Celebrating the history-making star, Regina King.
It’s Women’s History Month and this month we will focus on celebrating all the legendary women that pave the way forward for others, shape the world we live in and inspire us to do the same.
As February came to a close with a record-breaking year at the Golden Globes, it would be impossible not to turn the spotlight on Regina King. Making history every other year, the star did it again in 2021 along with two other incredible female directors—Chloe Zhao (‘Nomadland’) and Emerald Fennell (‘Promising Young Woman’)—marking the first year where more than one female director was nominated. The 50-year-old gave us a masterclass in virtual red carpet walks, dazzling audiences in a black and silver sequins dress by Louis Vuitton.
While she didn’t take home the award for her feature film directorial debut this time, the L.A. native has been succeeding in Hollywood for over three decades—a huge feat on its own. King first rose to prominence as Brenda Jenkins in 227, which was one of the first primetime television shows to depict a Black family in a positive light. She went on to perform in major films like Boyz n the Hood (1991) and Jerry Maguire (1996) before picking up two Primetime Emmy Awards for her role in the series American Crime. She received her third Emmy for the Netflix miniseries Seven Seconds and then a fourth one for her performance in Watchmen.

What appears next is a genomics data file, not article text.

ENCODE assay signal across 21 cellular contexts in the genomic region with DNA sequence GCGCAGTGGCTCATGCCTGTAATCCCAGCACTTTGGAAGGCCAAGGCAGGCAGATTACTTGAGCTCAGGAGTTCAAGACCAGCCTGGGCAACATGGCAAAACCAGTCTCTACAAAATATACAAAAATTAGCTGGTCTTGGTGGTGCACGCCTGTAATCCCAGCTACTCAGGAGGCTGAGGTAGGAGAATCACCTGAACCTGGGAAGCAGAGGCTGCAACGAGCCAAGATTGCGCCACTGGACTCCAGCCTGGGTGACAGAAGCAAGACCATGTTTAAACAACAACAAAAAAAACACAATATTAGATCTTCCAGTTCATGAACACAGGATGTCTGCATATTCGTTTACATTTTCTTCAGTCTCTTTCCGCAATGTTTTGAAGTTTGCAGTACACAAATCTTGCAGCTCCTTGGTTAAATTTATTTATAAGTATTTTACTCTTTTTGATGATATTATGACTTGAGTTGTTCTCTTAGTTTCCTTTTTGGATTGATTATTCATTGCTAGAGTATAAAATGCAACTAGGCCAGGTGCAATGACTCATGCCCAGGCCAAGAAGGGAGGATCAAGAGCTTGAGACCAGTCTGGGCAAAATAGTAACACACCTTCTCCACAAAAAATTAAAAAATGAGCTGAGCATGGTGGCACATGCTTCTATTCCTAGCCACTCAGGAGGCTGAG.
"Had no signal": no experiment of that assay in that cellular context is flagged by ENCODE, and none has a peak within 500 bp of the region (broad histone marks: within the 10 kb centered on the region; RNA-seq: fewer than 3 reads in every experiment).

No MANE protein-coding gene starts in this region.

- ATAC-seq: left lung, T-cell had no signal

In 2019 she won her first Oscar as Best Supporting Actress for If Beale Street Could Talk as well as a Golden Globe Award for Best Supporting Actress. Considering her remarkable career, it should come as no surprise that the first film she directed One Night in Miami was nominated for a Golden Globe. The film is based on Kemp Powers’ play of the same name. It’s a fictional imagining where icons like Malcolm X, Sam Cooke, Jim Brown and Muhammad Ali meet one incredible night in Miami to discuss their roles in the civil rights movement in the 60s.
Being only the second Black woman to be nominated as Best Director in the Golden Globes’ 78-year history and the first Black female director to have a film screened at the Venice Film Festival, we can only hope she continues to inspire diversity in the industry at the Oscars.